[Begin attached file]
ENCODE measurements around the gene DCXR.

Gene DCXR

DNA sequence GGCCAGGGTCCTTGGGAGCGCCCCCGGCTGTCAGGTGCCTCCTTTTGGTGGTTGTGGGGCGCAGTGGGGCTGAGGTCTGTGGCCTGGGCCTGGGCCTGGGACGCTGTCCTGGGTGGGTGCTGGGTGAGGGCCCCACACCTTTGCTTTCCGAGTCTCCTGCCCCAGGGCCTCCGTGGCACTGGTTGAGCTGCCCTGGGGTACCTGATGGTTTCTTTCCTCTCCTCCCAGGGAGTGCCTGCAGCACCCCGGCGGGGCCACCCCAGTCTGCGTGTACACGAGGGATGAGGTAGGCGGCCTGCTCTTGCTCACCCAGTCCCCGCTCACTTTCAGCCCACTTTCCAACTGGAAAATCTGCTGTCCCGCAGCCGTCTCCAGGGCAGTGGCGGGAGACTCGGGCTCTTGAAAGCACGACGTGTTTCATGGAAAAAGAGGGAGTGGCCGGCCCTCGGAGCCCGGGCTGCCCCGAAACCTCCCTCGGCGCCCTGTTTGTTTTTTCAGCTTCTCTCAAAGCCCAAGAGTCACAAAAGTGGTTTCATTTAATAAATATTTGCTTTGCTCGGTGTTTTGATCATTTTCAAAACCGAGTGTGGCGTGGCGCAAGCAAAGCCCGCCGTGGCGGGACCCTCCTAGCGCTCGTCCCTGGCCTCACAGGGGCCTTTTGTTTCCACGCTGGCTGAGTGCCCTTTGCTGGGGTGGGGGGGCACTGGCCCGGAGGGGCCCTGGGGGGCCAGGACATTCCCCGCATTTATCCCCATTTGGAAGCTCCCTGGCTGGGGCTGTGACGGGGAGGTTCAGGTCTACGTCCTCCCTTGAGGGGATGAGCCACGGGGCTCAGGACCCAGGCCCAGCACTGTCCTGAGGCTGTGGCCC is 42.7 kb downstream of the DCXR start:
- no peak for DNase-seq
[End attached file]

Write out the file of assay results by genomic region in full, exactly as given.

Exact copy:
ENCODE measurements around the gene DCXR.

Gene DCXR

DNA sequence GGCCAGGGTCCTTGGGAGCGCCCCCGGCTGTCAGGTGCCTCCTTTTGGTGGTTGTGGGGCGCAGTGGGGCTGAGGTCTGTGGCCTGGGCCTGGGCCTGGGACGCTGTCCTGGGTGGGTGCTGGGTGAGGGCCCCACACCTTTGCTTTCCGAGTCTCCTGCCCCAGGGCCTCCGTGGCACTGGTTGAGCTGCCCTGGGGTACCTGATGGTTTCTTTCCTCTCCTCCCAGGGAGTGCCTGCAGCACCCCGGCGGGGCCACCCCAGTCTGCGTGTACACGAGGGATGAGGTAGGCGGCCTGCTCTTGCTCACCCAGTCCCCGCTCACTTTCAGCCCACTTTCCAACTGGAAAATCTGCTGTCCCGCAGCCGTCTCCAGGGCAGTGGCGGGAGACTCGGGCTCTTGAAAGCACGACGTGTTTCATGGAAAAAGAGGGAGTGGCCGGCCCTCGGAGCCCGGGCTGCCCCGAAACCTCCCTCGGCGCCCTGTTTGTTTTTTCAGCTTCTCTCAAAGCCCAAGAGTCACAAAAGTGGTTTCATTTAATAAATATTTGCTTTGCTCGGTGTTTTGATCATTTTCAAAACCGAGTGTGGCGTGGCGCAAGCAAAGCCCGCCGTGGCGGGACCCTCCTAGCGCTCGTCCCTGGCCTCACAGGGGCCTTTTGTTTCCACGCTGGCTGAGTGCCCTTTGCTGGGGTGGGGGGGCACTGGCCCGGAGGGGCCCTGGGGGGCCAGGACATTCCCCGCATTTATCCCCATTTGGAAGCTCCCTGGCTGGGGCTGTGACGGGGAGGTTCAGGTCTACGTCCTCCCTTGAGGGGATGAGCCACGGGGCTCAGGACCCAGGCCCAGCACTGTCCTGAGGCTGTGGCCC is 42.7 kb downstream of the DCXR start:
- no peak for DNase-seq